- Subjective Units of Disturbance (SUD) scale: After the client states what emotion they are feeling, the counselor would ask, “On a scale of one to ten, where zero is no disturbance or neutral and ten is the highest disturbance, how disturbing does it feel now?”
Phase 4: Desensitization
The client concentrates on the specific memory and engages in eye movements. Next, the client will report any new thoughts, and the counselor determines the focus for the next set of BLS. This phase continues until the client no longer feels stress with the memory.
Phase 5: Installation
In this phase, an emphasis is placed on the optimistic belief that the client decides upon.
Phase 6: Body Scan
The client is asked to observe their physical reaction while thinking of the experience and the positive cognition while identifying remaining somatic distress.
Phase 7: Closure
This phase occurs when the sessions are coming to an end. If the targeted memory is not fully managed, specific guidelines and methods are applied to offer control and confirm safety until the next session.
Phase 8: Re-Evaluation
The counselor assesses the client’s psychological state, if treatment effects have been sustained, what memories have developed since the last session, and works with the client to recognize targets for the current session.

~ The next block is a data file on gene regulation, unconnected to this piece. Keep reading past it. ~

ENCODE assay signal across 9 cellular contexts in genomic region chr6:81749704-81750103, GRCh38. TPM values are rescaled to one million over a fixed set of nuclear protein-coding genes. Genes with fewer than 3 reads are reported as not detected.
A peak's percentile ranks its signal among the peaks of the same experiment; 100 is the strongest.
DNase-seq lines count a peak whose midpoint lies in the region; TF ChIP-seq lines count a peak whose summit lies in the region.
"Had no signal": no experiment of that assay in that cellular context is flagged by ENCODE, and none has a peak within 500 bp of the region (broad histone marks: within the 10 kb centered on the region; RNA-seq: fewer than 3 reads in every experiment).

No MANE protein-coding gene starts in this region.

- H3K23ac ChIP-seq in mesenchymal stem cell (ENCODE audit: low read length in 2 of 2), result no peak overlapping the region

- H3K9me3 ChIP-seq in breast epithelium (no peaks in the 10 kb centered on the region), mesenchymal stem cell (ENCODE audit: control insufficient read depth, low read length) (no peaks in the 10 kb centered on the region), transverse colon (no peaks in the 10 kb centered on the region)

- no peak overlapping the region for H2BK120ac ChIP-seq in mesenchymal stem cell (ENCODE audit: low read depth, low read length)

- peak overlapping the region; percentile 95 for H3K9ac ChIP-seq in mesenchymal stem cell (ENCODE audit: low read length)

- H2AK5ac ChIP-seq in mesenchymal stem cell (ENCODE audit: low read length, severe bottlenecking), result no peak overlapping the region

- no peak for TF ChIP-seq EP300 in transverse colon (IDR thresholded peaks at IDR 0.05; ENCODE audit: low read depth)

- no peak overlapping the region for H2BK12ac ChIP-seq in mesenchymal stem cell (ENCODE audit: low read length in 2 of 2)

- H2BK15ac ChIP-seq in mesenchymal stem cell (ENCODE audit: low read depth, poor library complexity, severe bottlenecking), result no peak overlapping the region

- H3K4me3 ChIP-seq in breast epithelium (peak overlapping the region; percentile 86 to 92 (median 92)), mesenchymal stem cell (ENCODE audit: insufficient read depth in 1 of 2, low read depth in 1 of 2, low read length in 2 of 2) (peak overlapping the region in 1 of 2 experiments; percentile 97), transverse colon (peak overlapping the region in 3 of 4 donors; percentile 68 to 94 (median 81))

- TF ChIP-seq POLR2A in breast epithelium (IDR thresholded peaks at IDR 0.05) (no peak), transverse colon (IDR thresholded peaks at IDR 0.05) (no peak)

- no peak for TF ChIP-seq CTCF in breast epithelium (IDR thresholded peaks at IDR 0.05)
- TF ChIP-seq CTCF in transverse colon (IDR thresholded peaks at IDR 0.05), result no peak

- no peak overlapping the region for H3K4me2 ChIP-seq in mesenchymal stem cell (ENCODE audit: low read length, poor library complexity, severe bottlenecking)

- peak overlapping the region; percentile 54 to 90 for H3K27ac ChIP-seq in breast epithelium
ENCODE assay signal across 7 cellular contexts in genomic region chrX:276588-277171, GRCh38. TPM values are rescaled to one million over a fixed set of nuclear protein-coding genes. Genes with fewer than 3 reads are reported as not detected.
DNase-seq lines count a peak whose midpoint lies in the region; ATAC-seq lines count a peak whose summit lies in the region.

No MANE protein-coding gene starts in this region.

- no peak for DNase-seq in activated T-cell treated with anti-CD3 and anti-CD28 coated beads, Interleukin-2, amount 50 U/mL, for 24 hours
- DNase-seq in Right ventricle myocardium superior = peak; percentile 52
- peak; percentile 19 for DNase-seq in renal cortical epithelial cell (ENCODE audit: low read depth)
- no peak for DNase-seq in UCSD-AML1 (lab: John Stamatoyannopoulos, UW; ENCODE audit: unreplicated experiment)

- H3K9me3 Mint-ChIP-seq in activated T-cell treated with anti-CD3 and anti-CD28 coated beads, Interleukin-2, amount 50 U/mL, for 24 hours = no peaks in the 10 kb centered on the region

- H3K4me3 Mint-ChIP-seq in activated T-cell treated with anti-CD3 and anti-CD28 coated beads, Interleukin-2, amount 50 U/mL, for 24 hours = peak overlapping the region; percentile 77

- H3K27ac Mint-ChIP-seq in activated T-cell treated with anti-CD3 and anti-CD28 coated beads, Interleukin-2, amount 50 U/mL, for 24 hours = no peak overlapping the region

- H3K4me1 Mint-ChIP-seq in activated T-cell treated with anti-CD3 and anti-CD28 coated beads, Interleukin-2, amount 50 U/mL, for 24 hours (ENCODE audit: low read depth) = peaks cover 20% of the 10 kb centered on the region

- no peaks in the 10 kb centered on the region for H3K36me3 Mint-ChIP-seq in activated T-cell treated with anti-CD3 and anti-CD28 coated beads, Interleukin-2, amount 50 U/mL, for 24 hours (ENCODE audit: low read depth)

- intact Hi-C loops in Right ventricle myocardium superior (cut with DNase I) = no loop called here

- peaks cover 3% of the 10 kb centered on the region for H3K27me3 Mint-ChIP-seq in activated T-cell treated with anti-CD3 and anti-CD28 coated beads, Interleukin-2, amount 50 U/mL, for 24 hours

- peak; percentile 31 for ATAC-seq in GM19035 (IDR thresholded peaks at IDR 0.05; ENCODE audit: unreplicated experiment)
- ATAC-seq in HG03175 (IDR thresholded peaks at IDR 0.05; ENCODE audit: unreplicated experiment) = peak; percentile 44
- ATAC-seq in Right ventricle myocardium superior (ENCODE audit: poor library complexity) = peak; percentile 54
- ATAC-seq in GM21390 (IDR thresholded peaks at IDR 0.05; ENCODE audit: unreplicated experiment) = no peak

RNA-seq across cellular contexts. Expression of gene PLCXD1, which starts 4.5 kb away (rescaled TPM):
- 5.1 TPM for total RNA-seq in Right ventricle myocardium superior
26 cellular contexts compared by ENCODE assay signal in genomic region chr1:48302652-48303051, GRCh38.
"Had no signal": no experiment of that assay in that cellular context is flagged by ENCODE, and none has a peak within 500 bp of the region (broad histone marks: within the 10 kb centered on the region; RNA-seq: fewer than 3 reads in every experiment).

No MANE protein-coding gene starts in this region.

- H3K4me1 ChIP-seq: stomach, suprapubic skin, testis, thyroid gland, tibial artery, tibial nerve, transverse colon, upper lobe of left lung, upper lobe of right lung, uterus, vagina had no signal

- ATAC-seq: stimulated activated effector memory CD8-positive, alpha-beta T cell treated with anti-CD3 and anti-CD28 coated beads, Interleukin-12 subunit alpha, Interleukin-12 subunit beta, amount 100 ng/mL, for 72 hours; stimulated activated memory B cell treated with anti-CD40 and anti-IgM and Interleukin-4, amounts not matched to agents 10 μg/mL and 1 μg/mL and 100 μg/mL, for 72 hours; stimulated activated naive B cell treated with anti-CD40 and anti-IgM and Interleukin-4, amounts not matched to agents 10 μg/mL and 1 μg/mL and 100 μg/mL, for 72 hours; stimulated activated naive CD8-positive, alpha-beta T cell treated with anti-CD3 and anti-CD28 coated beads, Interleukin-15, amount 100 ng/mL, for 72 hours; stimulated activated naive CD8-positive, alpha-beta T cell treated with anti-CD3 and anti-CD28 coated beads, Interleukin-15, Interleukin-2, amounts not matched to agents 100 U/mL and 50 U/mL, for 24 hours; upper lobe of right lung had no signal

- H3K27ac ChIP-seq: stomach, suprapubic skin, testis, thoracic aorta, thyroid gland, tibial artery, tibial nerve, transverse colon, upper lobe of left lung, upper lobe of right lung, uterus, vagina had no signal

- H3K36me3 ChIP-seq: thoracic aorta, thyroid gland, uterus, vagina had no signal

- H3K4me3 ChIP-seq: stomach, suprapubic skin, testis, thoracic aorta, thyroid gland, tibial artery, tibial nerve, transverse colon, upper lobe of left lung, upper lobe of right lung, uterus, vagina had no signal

Benefits of EMDR for PTSD
The efficacy of EMDR therapy corresponds with the many benefits the treatment provides. When a client completes EMDR treatment, they will benefit from positive outcomes, including:
- Reduced PTSD symptoms
- Reduced anxiety
- Increased capability to handle fear
- Reduced sensitivity to traumatic experiences
- Decreased fear
- Enhanced functioning
- Improved social skills
- Increased mental stability
Seeking Help for PTSD
It can feel overwhelming when searching for help with mental health disorders. The Substance Abuse and Mental Health Services Administration (SAMHSA) offers the Behavioral Health Treatment Services Locator to help find mental health services in your area. In addition, you can find helpful information about treatment facilities that provide specialty care by using SAMHSA’s Early Serious Mental Illness Treatment Locator.
There should be no shame in seeking help for a mental health disorder. Post-traumatic stress disorder (PTSD) is one of the most misunderstood mental health illnesses. Eye movement desensitization and reprocessing (EMDR) therapy can help decrease PTSD symptoms and bring peace of mind with recovery. If you or a loved one are ready to begin your journey to recovery, we want to help. Crownview Co-Occurring Institute in Oceanside, CA, provides psychiatric treatment for many levels of mental disorders. Our individualized approach ensures that each client receives excellent care with positive results. CCI offers treatment plans to meet the physical and emotional needs for recovery. We will support you from crisis to independence by providing a healing environment with a considerate team of professionals ready to help you regain control of your life. Let CCI help you with evidence-based treatments for a successful long-term recovery. Call us today at (760) 477-4754.